Advanced Engineering of Core/Shell Nanostructures for Electrochemical Carbon Dioxide Reduction
The electrochemical carbon dioxide reduction (CO2RR) into useful fuels and chemicals provides a promising avenue to relieve severe energy and environmental crises. Core/shell structures hold enormous potential for CO2RR due to the strong synergistic effect and varied electronic modification, while it still suffers from the unadequate efficiency and poor selectivity. Recent achievements reveal that the advanced engineering of core/shell structure, including strain engineering (eg, tensile or compressive strain), surface engineering (eg. surface doping; surface defect; and surface reduction) and phase engineering (eg, newly formed interface) for boosting CO2RR activity and selectivity for their powerful effect on modulating the surface environment, constructing more active sites and interfaces and optimizing conductivity. In this review, we focus on the advanced engineering of core/shell structure as a promising candidate for CO2RR. First, the wet-chemical methods for achieving core/shell structure via one-step or multi-step pathways are elaborated. Then we illustrate the important role of these three strategies on optimizing the CO2RR performance: (1) strain engineering, (2) surface engineering and (3) phase engineering. Finally, we highlighted the key issues that need to be solved and the outlook that may be useful for guiding future development of this promising field.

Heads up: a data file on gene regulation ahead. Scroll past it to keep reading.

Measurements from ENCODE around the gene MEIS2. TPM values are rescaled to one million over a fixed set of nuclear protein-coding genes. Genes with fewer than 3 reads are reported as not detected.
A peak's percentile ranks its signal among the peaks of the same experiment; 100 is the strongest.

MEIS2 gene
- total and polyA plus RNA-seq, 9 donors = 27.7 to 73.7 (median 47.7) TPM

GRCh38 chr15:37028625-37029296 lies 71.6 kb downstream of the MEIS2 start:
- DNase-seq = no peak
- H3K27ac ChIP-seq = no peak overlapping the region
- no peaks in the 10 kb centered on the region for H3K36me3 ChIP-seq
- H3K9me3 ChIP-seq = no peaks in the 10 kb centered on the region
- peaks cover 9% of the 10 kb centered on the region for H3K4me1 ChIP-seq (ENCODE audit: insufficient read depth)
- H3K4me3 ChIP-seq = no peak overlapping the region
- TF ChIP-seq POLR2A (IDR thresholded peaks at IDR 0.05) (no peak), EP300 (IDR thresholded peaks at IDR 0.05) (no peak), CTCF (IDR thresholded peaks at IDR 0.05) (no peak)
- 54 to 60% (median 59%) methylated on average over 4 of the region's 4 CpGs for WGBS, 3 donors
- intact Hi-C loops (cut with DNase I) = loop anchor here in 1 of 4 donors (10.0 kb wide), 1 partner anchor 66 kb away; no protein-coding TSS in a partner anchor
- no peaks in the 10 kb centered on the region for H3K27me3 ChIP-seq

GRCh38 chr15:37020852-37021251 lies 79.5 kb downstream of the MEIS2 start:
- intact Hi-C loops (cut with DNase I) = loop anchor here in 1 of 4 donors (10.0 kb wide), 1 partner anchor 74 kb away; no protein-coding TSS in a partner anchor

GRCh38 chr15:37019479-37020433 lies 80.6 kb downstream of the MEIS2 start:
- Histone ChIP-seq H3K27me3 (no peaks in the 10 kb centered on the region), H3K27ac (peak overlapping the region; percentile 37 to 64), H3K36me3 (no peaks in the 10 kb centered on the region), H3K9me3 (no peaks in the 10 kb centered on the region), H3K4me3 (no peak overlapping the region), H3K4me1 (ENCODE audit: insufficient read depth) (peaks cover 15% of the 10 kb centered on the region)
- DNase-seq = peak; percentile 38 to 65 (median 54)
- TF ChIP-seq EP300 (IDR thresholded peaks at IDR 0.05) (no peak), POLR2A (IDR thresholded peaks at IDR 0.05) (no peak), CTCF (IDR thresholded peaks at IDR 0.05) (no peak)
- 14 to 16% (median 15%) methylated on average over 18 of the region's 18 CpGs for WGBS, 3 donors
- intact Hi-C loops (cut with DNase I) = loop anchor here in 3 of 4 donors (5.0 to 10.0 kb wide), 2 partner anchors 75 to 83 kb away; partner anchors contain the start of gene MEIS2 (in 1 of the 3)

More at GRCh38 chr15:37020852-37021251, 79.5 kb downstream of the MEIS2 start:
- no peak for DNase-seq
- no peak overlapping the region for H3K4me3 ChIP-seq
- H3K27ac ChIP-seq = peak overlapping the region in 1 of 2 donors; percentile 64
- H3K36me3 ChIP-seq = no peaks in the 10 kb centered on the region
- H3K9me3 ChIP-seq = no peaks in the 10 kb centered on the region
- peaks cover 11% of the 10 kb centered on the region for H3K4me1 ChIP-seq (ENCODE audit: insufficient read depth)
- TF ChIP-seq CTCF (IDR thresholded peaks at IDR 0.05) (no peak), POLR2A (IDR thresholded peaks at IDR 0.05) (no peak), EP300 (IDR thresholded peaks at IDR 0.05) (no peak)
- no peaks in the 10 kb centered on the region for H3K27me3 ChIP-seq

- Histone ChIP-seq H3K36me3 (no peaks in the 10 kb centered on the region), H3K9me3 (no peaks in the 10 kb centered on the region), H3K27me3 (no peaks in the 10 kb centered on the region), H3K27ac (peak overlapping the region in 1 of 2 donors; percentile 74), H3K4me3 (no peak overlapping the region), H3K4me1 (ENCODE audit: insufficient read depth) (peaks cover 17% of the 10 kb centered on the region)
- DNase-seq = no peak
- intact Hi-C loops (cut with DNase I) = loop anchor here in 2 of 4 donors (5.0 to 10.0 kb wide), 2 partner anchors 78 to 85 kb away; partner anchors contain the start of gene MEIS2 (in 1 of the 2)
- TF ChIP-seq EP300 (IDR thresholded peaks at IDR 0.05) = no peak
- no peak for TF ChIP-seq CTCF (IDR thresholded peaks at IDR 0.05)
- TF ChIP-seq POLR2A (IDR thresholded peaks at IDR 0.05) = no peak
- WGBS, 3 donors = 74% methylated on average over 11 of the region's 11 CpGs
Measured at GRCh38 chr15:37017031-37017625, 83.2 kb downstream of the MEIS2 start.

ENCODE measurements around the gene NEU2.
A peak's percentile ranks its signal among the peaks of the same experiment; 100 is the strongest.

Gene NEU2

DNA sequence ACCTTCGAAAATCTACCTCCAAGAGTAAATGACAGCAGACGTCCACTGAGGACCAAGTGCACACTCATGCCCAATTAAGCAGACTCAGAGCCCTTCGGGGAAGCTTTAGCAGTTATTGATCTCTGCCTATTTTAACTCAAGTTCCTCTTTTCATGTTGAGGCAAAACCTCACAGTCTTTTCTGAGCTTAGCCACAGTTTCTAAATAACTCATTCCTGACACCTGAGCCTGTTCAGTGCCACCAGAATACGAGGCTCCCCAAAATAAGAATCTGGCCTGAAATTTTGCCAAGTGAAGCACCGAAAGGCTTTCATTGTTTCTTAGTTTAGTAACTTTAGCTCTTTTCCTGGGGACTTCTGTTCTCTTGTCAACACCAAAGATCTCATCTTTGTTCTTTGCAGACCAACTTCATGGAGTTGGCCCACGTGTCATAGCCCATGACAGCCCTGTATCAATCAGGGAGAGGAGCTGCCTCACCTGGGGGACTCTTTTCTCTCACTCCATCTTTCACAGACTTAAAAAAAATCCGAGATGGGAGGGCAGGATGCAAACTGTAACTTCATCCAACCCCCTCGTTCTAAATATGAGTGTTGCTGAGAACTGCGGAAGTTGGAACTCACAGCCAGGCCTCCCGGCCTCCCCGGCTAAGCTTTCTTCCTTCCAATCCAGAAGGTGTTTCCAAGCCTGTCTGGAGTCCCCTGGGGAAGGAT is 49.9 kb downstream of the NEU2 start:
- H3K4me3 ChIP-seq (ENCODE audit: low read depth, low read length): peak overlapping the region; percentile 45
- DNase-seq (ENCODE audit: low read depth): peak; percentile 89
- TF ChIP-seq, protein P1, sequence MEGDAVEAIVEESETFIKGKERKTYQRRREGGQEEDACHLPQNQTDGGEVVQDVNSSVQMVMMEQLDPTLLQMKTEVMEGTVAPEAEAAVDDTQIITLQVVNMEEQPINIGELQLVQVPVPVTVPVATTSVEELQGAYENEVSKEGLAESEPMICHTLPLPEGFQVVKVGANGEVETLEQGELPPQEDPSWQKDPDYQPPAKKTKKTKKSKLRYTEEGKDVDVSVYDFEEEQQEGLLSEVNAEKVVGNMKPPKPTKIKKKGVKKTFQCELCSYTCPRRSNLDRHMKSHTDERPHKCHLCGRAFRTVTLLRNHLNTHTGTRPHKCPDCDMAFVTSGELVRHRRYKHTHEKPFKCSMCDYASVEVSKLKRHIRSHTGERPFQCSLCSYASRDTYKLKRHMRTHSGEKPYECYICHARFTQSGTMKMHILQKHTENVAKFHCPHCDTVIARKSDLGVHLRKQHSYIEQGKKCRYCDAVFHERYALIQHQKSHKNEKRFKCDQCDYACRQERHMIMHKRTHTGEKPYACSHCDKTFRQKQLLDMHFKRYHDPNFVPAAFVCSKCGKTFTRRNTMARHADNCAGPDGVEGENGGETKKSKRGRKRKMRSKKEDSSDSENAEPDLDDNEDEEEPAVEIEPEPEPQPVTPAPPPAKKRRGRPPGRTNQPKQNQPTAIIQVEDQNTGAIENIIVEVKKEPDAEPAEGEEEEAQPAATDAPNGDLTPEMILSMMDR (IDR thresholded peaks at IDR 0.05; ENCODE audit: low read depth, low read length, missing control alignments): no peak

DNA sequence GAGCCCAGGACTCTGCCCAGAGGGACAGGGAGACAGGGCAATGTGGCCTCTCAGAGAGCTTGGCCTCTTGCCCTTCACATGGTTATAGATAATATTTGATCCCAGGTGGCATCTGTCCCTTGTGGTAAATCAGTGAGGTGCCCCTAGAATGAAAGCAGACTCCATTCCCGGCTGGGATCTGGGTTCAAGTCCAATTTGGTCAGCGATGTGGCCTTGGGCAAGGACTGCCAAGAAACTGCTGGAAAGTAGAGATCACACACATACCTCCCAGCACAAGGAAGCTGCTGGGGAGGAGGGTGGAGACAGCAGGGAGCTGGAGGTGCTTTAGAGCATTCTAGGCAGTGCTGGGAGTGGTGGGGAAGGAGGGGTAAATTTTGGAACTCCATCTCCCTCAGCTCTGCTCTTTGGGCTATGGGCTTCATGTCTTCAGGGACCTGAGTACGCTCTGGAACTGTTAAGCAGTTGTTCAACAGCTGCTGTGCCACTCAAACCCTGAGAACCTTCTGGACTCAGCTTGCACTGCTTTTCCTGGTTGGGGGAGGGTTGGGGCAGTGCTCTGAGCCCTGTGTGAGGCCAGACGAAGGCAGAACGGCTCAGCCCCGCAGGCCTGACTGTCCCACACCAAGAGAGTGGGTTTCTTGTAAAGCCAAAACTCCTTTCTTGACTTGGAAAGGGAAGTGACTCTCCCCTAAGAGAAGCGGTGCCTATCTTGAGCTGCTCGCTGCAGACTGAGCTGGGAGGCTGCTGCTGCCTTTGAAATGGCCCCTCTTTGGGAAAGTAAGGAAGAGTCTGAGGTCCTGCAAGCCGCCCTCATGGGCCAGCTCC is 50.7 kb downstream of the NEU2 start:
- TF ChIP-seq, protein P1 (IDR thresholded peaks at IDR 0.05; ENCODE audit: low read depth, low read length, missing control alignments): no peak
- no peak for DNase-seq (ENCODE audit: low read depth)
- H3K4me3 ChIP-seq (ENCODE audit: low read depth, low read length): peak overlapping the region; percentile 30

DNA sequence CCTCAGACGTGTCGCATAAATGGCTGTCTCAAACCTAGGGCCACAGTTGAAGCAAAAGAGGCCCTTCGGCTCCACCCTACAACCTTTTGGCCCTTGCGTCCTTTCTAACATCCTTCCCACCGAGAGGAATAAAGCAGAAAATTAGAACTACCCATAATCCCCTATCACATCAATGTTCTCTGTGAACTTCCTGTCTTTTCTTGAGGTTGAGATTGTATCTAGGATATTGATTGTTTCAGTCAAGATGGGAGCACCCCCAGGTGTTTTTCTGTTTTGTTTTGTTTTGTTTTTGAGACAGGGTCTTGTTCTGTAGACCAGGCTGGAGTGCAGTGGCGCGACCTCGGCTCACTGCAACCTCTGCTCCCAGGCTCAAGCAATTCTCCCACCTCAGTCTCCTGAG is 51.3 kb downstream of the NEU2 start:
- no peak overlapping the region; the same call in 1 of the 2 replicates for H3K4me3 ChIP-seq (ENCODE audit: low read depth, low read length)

- This article is part of the themed collection: 2019 Journal of Materials Chemistry A HOT Papers